Tuesday, December 7, 2010

7th December 2010

After a four-day break, the polygamy reference continued today with two expert witnesses in attendance. The first was professor Shoshona Grossbard, who teaches at San Diego State University in the areas of economics, power and economics, and the economics of marriage. Her research on polygamy covered tribes in Africa, groups in Arab countries. Her Ph.D. Dissertation had been written on the politics of polygamy.

She spoke if the similarities in the practice of polygamy throughout the world, saying that polygamy was either culture-or religion-based. When the supply of young women goes own, demand increases. In polygamy men find ways to limit the power of women, and many males in polygamous communities use female circumcision as one way to control their women.

It is much easier for a man to divorce a woman than for a woman to divorce her husband. A Moslem man has only to say three times “I divorce you”, and his wife is forced to leave – without her children, who remain in the custody of her husband. Many women are kept in purdah (total isolation). Romantic love is frowned upon because that makesw omen more difficult to control, and opportunities for women to participate in the labour force outside their community are few and far between.

Professor Grossbard spoke of jealousy among wives, psychological problems experienced by them, together with depression and obsessive/compulsive disorder. Widowhood brought with it assignment to a new husband. Limited educational opportunities are rife in polygamous societies, and health problems and mortality rates are higher than in the general population. She spoke also of the constant fear the many wives live in of their husband taking yet another wife.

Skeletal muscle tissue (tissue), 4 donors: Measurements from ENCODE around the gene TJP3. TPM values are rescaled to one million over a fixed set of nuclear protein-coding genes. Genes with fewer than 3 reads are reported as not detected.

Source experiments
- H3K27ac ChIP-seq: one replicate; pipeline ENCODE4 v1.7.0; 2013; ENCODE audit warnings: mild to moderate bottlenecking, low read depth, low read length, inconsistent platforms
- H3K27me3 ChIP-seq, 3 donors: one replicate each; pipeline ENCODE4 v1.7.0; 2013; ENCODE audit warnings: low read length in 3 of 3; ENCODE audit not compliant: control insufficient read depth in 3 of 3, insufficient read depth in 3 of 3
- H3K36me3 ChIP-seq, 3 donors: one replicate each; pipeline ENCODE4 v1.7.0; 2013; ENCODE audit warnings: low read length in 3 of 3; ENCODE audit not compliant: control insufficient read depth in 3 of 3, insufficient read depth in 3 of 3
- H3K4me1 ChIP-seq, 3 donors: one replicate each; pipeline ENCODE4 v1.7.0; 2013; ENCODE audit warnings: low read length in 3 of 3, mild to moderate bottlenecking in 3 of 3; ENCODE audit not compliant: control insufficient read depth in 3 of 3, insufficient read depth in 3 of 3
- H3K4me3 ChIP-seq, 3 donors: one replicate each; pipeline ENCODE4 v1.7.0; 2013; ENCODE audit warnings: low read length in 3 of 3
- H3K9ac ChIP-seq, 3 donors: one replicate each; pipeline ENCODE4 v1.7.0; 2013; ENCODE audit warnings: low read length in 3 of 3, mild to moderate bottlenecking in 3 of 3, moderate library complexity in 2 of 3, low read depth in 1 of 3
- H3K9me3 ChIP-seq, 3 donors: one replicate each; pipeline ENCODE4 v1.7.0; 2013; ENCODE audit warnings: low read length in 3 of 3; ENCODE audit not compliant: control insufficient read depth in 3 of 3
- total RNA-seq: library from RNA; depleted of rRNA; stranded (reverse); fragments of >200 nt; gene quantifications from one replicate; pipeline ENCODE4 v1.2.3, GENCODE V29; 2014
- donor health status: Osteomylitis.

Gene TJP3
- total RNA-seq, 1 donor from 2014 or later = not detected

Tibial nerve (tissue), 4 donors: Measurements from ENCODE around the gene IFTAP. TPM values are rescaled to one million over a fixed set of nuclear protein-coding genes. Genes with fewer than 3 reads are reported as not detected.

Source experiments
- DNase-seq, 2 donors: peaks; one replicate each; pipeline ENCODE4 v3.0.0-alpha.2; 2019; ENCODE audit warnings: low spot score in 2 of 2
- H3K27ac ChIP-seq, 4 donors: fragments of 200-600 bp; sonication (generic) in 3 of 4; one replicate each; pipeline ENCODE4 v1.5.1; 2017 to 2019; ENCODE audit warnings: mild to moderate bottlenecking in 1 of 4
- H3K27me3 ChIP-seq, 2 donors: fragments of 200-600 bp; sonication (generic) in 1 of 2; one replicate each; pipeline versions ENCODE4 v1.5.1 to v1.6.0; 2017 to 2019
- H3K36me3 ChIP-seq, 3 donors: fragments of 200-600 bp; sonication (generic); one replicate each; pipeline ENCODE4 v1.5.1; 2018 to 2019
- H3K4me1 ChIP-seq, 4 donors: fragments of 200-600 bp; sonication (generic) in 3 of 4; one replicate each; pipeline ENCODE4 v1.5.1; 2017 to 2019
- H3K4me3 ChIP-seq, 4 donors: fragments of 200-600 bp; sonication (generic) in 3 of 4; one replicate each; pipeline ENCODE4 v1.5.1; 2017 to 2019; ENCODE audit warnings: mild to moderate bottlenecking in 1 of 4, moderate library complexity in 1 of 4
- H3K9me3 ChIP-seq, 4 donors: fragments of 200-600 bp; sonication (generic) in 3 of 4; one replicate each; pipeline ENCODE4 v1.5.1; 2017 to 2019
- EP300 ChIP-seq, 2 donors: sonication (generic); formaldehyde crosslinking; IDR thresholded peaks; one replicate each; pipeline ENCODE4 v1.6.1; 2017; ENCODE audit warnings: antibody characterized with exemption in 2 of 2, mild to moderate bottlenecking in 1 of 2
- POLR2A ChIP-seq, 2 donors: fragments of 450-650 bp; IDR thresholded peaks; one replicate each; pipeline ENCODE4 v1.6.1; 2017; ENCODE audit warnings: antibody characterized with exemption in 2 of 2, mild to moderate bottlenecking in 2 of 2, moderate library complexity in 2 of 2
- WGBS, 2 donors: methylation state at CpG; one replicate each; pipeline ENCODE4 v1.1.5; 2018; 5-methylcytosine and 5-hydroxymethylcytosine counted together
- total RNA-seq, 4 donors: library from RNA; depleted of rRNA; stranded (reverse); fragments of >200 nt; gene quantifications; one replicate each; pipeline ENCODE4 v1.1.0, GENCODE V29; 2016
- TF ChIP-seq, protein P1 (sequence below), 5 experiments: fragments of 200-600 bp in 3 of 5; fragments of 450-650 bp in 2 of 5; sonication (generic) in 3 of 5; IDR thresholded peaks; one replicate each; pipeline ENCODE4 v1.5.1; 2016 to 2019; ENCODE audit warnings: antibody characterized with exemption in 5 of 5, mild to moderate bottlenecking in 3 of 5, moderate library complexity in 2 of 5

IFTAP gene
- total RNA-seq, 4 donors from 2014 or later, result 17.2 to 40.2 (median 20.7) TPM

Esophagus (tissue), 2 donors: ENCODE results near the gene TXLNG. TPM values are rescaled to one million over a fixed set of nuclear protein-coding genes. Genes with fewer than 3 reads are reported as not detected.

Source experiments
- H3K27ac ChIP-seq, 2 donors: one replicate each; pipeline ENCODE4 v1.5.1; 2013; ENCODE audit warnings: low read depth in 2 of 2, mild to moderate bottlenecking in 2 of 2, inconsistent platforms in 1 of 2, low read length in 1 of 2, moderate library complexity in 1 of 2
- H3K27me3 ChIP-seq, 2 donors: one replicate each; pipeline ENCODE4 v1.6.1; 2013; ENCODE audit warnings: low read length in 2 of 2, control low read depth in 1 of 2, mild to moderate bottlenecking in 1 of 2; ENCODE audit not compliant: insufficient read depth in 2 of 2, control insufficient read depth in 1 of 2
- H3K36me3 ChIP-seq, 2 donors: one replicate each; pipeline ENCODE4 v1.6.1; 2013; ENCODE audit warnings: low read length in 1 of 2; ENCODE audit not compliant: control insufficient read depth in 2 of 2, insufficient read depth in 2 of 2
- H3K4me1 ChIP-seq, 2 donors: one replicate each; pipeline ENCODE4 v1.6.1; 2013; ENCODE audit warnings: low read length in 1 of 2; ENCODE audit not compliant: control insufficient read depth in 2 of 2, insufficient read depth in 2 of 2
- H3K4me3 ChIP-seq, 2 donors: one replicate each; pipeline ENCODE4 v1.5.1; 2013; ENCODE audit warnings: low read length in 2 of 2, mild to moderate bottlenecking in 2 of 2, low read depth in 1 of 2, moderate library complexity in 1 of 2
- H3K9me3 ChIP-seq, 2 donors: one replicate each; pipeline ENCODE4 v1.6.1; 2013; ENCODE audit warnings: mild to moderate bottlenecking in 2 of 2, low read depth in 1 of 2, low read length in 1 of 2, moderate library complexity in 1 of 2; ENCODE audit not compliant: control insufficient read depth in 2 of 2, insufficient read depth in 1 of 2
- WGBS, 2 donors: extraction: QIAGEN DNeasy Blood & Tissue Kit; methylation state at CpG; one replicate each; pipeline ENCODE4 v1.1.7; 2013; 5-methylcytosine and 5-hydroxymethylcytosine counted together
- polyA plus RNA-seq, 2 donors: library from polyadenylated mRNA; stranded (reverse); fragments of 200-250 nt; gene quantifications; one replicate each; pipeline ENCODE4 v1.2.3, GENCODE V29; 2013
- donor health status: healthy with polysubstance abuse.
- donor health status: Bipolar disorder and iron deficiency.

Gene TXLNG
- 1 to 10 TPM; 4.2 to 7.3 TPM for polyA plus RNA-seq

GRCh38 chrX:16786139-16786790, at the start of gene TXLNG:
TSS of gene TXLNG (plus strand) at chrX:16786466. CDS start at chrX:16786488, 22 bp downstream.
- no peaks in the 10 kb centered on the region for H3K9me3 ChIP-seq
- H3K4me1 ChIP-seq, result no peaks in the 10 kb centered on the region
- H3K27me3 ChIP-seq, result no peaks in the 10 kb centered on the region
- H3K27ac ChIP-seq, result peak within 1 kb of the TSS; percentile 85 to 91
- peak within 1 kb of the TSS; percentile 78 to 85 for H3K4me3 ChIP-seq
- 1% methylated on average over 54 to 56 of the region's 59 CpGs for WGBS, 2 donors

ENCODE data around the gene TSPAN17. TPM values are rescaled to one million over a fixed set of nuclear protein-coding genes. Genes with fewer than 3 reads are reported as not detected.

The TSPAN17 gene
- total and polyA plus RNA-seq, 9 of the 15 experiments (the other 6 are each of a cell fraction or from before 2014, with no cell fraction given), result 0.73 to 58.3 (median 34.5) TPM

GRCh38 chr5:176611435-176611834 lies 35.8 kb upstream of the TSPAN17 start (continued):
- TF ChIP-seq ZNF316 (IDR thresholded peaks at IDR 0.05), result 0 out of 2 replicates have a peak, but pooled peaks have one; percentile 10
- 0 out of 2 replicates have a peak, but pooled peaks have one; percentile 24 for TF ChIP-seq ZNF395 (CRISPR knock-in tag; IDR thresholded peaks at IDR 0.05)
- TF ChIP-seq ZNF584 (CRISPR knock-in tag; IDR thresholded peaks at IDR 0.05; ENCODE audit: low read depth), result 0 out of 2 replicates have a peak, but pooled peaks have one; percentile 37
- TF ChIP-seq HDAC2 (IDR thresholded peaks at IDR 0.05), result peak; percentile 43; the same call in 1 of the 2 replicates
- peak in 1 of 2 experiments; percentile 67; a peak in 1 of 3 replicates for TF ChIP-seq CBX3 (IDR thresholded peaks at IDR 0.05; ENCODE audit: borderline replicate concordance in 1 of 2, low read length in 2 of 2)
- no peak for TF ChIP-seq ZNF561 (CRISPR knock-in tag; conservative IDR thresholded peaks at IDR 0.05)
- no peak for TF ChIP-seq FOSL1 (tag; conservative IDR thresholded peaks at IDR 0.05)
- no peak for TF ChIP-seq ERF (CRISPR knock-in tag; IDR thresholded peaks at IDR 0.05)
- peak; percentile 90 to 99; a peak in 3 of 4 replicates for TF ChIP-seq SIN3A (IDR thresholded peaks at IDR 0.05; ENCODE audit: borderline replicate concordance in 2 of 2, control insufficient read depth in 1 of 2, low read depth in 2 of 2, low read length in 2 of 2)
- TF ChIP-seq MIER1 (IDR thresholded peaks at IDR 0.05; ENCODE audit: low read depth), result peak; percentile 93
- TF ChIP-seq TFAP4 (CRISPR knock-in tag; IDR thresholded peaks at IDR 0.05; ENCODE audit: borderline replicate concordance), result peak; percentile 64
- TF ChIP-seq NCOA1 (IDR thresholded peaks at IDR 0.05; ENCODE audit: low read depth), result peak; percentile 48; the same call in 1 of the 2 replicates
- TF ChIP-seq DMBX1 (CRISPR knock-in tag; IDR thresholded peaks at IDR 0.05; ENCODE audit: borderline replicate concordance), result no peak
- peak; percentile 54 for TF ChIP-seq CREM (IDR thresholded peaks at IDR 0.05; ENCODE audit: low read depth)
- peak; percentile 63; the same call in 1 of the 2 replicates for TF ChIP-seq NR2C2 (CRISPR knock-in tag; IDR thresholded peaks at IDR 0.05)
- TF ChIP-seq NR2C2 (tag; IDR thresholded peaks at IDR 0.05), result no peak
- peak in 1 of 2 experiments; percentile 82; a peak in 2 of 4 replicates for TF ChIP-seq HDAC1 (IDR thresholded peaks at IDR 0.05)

Part of her evidence dealt with a document produced by women in Qu├ębec on the harms of polygamy. Its title is Avis: la Polygamie au regard des droits des femmes (“Opinion: Polygamy as it concerns the rights of women.” If you Google the French title you will find it. I am not aware of a translation yet.) Women in that Province are being proactive in their opposition to the decriminalizing of polygamy in Canada.

Dr. Grossbard concluded by stating that she found it difficult to obtain access to birth registration records for members of polygamous communities. Such details would enable the public to be aware of the age of birth mothers.


Read more of Dr. Grossbard's comments here

The afternoon session was devoted to demographic information (mostly about Canada) offered by Dr. Zheng Wu, Chair of the Department of Sociology at the University of Victoria. He used Statistics Canada materials to give evidence on the state of non-polygamous “relationship” in Canada – both in historical perspective and up to the last Census. One of the points he made was that, in 2007, 75,000 crimes were committed against family members in this country, with probably many more that went unreported to the police. Dr. Wu also pointed out that the statistical average age for women to marry in Canada is 22 years. Historically, it has not been lower than 20 years.

Dr. Wu admitted that he knew very little about polygamous communities, and that StatsCan did not help in this regard. However, he gave a full and interesting snapshot of monogamous family and other varieties of relationships as they exist today in this country.

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